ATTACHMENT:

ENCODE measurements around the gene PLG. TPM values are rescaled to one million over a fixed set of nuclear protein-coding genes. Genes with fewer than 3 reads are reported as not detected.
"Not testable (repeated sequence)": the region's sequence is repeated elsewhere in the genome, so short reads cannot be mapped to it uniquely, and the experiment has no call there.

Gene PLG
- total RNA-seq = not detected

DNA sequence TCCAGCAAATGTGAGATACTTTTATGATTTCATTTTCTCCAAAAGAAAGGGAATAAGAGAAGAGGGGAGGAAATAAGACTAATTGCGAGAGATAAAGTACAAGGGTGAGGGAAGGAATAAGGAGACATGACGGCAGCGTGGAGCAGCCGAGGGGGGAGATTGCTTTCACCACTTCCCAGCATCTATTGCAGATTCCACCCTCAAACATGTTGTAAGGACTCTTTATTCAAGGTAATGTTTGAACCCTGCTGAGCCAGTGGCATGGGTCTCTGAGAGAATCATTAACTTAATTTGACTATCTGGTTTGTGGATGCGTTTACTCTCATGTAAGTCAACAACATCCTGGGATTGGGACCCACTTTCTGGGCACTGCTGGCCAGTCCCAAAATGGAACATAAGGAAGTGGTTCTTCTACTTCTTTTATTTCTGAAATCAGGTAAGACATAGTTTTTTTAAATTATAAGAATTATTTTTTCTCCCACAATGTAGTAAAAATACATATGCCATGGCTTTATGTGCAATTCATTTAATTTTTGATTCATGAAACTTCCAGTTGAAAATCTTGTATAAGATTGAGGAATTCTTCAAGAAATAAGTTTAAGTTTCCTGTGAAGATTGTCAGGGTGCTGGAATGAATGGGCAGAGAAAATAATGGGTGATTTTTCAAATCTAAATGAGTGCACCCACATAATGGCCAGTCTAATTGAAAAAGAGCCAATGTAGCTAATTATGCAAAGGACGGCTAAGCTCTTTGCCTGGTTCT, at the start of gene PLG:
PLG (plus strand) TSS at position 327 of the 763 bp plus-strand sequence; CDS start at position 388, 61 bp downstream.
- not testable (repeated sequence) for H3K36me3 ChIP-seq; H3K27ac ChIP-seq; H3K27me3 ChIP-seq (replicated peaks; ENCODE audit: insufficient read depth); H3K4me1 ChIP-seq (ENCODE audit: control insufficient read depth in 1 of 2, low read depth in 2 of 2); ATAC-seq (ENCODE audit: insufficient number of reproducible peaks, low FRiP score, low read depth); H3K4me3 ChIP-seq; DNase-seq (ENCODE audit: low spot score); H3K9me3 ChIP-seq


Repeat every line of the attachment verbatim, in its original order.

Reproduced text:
ENCODE measurements around the gene PLG. TPM values are rescaled to one million over a fixed set of nuclear protein-coding genes. Genes with fewer than 3 reads are reported as not detected.
"Not testable (repeated sequence)": the region's sequence is repeated elsewhere in the genome, so short reads cannot be mapped to it uniquely, and the experiment has no call there.

Gene PLG
- total RNA-seq = not detected

DNA sequence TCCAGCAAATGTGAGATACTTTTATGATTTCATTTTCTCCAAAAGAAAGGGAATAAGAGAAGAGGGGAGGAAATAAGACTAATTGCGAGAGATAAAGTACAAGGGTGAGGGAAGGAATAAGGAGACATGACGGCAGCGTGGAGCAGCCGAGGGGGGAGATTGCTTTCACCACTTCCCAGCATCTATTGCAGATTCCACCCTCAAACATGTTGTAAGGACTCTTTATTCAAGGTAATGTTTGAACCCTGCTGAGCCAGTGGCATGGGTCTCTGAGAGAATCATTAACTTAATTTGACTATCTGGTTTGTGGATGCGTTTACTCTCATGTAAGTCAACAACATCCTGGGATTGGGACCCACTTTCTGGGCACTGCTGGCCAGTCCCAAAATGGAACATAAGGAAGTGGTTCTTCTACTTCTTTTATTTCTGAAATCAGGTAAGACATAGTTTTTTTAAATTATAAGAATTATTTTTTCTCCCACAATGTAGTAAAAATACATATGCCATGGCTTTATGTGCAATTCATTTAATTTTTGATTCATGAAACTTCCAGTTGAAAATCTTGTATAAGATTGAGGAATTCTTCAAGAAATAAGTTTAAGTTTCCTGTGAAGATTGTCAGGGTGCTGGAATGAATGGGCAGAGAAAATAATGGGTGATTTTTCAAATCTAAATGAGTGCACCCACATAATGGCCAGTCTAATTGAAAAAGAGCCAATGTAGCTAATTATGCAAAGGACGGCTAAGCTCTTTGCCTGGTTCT, at the start of gene PLG:
PLG (plus strand) TSS at position 327 of the 763 bp plus-strand sequence; CDS start at position 388, 61 bp downstream.
- not testable (repeated sequence) for H3K36me3 ChIP-seq; H3K27ac ChIP-seq; H3K27me3 ChIP-seq (replicated peaks; ENCODE audit: insufficient read depth); H3K4me1 ChIP-seq (ENCODE audit: control insufficient read depth in 1 of 2, low read depth in 2 of 2); ATAC-seq (ENCODE audit: insufficient number of reproducible peaks, low FRiP score, low read depth); H3K4me3 ChIP-seq; DNase-seq (ENCODE audit: low spot score); H3K9me3 ChIP-seq